The events at Fukushima over the past few weeks have raised public awareness about the health risks of nuclear power. Earthlife Africa is calling for a firm stand against nuclear energy:
“Around Fukushima Daiichi Station, on March 23rd, they measured 400 millisieverts – that’s per hour. With this measurement (Chief Cabinet Secretary) Edano admitted for the first time that there was a danger to health, but he didn’t explain what this means. All of the information media are at fault here I think. They are saying stupid things like, why, we are exposed to radiation all the time in our daily life, we get radiation from outer space.
That’s one millisievert per year. A year has 365 days, a day has 24 hours; multiply 365 by 24, you get 8760. Multiply the 400 millisieverts by that, you get 3,500,000 the normal dose. You call that safe? And what media have reported this? None. They compare it to a CT scan, which is over in an instant; that has nothing to do with it,” said Hirose Takashi, well known author on the nuclear industry.
Our government’s intransigence in adopting a nuclear-focused energy plan during a period in which the safety and efficacy of nuclear power is being reassessed across the world, shows the South African government’s total disregard for public health and safety.
Secrecy remains after Koeberg contamination
Six months after 90 Koeberg workers were contaminated by radioactive Cobolt-51, our leaders have yet to announce the names of the members of the panel of inquiry supposedly convened to look into the accident.
Routine releases of Cesium-137 and Strontium-90 from Koeberg continue to exceed European Safety Guidelines, and national safety limits have had to be raised in order to accommodate ongoing releases from the plant. Similarly, the Japanese government arbitrarily raised the ‘allowable’ exposure limits to workers to an unbelievable 250 mSv, in response to the highly elevated radiation measurements at Fukushima. This is part of the disinformation that has been spread by the Japanese government, the nuclear industry and the mainstream media.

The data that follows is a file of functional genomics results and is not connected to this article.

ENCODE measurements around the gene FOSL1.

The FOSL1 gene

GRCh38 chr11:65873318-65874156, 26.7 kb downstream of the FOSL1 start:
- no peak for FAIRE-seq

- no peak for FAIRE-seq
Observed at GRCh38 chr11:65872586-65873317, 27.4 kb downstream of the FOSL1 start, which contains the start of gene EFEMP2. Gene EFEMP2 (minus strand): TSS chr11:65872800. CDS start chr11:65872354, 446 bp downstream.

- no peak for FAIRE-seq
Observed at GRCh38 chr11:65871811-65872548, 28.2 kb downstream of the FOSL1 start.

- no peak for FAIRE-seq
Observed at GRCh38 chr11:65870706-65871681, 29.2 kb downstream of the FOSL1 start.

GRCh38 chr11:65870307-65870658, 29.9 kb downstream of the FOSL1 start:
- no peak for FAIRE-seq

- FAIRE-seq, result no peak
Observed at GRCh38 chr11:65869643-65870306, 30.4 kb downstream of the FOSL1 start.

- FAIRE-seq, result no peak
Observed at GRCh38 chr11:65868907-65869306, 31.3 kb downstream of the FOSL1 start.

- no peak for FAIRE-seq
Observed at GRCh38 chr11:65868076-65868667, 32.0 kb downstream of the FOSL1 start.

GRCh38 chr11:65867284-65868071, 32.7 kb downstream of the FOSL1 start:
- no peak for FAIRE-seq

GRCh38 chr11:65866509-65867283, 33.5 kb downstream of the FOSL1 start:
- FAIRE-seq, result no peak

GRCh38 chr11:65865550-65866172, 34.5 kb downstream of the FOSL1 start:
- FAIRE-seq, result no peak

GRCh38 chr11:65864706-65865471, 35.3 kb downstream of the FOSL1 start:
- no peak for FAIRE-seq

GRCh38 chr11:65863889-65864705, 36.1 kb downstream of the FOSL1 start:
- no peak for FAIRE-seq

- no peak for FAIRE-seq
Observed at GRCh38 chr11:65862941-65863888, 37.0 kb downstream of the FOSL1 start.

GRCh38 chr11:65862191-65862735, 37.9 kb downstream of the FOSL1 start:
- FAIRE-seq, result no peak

The Zuma administration refuses to fund any medical studies which would assist those concerned with the effects of radioactive exposure and contamination on our nation’s agricultural land and the potential adverse affects on public health.
An independent study conducted by an environmental specialist Gerry Kuhn in 2002/3 picked up significant levels of radiation around Koeberg, in particular Strontium-90.
Radiation levels rise in food
Annual reports released by the National Nuclear Regulator show elevated levels of radiation in sewerage sludge, shellfish, wheat and milk.
In 2007 the Department of Environmental Affairs and Tourism hosted a round of public hearings on the impact of nuclear energy in South Africa. Testimony at the hearings was given by environmental organisations and private individuals which included Earthlife Africa.
The widow of Harold Daniels, one of several victims of the 1996 Pelindaba radiation fire, told the special portfolio committee about her struggle following the death of her husband. To date there has been no medical inquiry into the Pelindaba accident and department policy is an official denial of any culpability.
The people of Kommegas in Namaqualand routinely complain about the dumping of Koeberg nuclear waste in their backyard with no response from government.
Uranium contamination goes unnoticed
Radioactive contamination of the Tweelopiespruit and Wonderfonteinspruit in the Krugersdorp-Randfontein area where both rivers are contaminated by uranium mine tailings affecting neighbouring communities has gone unnoticed by cabinet for years.
Earthlife Africa therefore calls for an urgent public inquiry into the Health Effects and Environmental Impact of the Nuclear Industry.
We must recall the government’s Integrated Resource Plan before it is too late to deal with the consequences of an increased nuclear power capability.
After Fukushima, we can no longer trust the government or the nuclear industry to provide the public with the truth about nuclear power.
We must not allow lives and the health and safety of workers, rural communities and the general public on the sub-continent to suffer because of profit incentives provided by the nuclear industry.
Put people before profits, no compromise in defence of Mother Earth.